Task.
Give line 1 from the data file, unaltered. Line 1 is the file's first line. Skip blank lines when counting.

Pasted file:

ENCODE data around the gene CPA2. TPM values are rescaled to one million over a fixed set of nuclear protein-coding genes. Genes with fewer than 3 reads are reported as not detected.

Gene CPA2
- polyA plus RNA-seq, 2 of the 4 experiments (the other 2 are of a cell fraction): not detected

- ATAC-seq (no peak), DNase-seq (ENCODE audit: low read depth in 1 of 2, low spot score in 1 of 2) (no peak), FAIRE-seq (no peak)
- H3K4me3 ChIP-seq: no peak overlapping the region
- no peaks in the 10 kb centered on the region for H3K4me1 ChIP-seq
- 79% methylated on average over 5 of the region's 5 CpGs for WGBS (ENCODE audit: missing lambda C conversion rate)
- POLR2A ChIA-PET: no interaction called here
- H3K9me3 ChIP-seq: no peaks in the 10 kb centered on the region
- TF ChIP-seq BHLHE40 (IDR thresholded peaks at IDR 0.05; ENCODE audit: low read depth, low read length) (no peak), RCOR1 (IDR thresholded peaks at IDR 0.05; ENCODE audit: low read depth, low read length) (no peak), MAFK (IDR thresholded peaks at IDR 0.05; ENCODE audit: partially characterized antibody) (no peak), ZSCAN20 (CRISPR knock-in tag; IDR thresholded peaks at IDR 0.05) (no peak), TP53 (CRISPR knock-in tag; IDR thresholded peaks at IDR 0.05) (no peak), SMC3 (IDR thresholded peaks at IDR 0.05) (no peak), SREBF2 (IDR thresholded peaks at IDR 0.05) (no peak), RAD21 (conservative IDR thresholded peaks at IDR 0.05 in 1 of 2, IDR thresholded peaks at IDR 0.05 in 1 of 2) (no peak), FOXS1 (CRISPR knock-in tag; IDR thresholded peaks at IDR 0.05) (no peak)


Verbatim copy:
ENCODE data around the gene CPA2. TPM values are rescaled to one million over a fixed set of nuclear protein-coding genes. Genes with fewer than 3 reads are reported as not detected.